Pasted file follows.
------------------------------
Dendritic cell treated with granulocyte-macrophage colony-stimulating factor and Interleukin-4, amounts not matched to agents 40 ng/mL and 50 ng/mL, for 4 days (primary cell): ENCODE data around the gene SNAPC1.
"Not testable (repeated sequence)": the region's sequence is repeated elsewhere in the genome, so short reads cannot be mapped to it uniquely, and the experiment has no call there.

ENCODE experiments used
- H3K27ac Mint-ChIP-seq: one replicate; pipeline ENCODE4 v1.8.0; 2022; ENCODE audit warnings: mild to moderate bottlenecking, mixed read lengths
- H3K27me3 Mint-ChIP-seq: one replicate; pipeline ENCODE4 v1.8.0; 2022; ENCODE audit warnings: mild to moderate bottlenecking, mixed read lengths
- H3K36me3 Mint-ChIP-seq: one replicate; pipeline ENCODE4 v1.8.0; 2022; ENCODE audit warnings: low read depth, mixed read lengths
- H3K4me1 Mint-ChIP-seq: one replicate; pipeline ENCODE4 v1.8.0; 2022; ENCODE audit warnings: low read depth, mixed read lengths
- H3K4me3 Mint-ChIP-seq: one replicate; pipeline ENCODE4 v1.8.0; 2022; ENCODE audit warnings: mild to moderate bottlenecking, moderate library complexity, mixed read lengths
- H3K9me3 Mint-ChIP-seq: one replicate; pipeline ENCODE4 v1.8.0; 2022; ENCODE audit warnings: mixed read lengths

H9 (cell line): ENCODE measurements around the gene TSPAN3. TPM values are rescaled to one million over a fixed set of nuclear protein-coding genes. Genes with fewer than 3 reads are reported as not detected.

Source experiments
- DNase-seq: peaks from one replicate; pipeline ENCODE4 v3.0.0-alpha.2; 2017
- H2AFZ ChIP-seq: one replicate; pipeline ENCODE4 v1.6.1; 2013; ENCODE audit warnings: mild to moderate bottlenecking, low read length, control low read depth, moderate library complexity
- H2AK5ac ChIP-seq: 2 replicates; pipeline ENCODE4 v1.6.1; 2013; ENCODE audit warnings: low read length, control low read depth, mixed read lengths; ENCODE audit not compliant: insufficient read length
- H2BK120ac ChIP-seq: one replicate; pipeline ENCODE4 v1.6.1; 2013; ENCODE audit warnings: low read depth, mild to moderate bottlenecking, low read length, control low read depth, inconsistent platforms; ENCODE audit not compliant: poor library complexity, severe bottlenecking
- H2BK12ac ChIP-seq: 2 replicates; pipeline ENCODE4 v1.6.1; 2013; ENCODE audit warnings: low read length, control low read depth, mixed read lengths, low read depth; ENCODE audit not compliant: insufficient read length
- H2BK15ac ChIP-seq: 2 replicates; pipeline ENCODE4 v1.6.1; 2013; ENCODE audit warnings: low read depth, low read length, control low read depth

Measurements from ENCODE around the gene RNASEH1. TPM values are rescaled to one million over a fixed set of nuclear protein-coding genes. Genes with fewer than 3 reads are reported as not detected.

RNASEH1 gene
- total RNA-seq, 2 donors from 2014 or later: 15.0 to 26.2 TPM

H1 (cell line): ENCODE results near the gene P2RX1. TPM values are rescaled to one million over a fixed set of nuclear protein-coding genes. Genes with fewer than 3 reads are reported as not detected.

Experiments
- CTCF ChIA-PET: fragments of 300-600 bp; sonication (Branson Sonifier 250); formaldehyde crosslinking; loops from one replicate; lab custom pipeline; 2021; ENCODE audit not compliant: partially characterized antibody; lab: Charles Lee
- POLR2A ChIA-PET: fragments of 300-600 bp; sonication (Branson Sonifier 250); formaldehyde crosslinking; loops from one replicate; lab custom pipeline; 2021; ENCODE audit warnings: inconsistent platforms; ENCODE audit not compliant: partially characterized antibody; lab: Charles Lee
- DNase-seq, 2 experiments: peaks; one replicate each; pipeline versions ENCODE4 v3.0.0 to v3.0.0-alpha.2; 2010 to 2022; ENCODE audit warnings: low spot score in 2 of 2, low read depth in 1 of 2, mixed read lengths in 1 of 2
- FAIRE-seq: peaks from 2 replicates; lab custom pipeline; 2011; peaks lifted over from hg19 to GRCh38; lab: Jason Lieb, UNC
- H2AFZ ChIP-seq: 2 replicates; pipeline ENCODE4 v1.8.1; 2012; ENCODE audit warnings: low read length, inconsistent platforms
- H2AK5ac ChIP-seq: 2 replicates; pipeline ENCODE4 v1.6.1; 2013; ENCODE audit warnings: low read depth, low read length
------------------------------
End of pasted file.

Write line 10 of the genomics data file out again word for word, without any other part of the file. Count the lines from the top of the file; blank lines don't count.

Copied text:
H9 (cell line): ENCODE measurements around the gene TSPAN3. TPM values are rescaled to one million over a fixed set of nuclear protein-coding genes. Genes with fewer than 3 reads are reported as not detected.